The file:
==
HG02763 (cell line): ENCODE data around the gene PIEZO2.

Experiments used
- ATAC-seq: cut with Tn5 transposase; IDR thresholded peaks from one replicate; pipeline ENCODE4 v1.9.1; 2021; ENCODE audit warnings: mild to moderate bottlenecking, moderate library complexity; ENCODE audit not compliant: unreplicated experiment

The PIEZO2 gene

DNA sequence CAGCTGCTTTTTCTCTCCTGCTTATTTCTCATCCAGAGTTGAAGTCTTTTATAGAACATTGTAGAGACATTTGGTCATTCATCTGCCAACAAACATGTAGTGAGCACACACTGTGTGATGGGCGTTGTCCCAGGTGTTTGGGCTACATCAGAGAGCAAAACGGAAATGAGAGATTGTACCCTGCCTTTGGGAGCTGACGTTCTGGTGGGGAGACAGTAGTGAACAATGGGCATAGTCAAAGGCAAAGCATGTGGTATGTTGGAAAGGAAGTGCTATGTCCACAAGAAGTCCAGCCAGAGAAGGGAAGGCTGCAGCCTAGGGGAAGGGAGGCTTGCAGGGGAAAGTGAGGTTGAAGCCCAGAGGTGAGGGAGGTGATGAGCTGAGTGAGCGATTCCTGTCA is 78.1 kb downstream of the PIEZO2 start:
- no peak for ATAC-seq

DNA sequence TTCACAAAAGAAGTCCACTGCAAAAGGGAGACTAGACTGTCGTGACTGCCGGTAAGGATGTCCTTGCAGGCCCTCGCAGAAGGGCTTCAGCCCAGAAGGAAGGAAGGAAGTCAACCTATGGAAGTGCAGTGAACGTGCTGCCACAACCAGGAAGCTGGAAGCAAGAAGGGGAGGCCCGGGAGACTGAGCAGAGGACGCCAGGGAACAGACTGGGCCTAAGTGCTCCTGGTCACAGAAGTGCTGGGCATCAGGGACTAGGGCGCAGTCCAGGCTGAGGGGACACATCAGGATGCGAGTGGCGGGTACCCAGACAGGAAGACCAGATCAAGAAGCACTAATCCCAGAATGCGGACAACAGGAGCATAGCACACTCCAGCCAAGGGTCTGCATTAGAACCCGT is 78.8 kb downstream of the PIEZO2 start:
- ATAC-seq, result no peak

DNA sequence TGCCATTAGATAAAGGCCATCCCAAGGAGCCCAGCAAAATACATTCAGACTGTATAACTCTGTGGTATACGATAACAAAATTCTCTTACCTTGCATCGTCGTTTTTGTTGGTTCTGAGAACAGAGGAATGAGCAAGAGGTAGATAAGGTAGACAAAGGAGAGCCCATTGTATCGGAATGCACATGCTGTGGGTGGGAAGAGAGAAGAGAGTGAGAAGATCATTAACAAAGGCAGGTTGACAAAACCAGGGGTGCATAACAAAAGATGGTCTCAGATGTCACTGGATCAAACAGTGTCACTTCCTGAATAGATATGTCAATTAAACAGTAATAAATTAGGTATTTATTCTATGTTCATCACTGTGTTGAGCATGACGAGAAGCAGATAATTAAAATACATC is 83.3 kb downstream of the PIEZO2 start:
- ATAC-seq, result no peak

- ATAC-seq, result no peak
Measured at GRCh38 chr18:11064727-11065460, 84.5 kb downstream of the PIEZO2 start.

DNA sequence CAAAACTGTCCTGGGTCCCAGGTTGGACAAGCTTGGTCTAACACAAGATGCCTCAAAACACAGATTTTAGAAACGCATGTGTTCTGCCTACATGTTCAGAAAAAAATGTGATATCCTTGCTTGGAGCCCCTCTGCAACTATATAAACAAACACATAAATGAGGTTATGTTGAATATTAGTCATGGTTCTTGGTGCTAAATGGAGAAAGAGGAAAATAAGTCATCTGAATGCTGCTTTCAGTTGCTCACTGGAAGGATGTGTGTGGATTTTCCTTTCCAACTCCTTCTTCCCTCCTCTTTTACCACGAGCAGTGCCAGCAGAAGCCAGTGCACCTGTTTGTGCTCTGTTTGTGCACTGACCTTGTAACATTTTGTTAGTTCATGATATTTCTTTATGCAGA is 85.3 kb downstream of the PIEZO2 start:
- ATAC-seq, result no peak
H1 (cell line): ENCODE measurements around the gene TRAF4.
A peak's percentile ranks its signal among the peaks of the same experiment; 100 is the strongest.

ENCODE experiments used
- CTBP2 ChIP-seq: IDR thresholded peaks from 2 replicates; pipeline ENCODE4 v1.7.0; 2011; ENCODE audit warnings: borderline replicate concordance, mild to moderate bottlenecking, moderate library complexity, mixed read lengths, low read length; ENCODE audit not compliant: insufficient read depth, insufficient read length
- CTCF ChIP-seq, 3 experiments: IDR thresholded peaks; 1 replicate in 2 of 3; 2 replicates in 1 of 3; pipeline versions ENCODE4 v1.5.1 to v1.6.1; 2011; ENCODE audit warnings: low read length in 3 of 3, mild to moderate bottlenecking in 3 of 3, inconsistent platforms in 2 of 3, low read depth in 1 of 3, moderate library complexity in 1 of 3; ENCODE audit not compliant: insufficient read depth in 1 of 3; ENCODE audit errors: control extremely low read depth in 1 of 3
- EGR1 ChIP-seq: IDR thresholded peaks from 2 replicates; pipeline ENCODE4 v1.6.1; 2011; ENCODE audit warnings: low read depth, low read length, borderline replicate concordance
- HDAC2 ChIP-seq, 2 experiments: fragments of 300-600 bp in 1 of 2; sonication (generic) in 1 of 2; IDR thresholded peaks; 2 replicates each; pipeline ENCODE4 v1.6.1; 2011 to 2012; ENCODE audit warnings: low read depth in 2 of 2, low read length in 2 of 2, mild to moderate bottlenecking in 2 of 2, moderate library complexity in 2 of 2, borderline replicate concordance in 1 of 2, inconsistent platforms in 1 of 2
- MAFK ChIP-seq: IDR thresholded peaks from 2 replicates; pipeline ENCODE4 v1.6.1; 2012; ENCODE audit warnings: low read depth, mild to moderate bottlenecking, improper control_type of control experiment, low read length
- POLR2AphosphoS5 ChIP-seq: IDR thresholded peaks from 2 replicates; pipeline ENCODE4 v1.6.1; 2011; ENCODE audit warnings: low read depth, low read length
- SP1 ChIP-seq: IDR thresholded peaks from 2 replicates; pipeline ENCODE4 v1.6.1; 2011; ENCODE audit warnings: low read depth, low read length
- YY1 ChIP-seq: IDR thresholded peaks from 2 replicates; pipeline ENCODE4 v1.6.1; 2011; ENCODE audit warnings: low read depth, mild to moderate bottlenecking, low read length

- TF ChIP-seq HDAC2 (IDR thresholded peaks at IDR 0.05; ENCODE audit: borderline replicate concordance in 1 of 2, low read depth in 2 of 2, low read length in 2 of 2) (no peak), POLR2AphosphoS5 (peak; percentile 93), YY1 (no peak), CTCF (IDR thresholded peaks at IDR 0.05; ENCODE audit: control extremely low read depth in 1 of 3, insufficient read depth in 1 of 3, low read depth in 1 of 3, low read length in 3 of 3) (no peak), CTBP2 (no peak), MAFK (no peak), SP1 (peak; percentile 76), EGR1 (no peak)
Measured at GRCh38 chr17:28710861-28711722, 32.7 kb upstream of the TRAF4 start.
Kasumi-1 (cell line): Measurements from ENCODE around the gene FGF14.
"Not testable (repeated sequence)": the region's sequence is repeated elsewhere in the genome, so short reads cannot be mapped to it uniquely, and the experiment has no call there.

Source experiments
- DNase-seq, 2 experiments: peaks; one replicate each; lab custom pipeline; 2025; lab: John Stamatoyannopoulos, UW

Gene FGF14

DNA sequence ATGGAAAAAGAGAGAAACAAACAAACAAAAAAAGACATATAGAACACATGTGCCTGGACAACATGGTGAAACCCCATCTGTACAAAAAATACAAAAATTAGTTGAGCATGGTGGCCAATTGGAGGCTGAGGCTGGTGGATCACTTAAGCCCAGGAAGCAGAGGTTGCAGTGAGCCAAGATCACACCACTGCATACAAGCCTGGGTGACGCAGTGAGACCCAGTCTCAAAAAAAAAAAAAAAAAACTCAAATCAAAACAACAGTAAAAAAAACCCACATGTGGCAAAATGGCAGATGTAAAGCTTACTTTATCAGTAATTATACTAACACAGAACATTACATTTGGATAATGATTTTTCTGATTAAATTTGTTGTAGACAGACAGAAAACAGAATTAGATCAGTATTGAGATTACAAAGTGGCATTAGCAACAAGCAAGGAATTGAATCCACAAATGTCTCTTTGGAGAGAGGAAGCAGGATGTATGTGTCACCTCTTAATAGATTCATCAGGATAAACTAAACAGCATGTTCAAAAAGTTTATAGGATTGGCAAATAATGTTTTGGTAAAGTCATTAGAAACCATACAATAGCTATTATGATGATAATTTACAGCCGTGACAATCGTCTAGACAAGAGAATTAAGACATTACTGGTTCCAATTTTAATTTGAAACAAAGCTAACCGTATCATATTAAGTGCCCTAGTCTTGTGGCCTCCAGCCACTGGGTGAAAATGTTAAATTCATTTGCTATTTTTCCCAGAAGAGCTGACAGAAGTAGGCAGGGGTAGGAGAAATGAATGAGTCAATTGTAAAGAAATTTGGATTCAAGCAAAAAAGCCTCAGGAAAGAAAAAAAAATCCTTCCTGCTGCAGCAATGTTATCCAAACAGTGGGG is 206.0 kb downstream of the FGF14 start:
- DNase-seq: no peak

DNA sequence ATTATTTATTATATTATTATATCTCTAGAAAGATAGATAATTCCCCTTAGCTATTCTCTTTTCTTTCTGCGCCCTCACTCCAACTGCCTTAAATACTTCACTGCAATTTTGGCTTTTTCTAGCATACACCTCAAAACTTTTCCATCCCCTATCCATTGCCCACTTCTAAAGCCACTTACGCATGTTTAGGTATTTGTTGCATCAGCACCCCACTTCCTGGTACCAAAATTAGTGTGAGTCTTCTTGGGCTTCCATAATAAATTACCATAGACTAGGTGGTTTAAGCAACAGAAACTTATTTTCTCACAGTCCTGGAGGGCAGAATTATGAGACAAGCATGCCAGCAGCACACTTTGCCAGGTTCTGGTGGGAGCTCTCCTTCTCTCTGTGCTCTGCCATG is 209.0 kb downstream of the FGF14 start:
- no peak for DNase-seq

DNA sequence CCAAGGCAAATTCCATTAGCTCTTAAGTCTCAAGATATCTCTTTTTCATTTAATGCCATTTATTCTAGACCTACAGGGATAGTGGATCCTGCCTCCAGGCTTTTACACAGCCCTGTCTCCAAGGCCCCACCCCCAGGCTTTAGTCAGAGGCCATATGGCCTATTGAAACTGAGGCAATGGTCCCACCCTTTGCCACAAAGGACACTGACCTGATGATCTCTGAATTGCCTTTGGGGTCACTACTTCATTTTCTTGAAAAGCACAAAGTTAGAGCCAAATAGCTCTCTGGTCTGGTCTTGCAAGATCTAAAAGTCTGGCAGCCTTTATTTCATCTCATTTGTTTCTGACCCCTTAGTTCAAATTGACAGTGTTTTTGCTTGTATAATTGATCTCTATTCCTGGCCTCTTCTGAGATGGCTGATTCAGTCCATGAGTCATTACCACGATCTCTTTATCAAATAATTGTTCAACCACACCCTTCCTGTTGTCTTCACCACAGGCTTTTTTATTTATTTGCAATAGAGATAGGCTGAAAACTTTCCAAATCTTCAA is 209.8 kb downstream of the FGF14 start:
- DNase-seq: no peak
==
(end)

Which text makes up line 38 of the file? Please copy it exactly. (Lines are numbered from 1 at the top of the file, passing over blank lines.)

- DNase-seq: no peak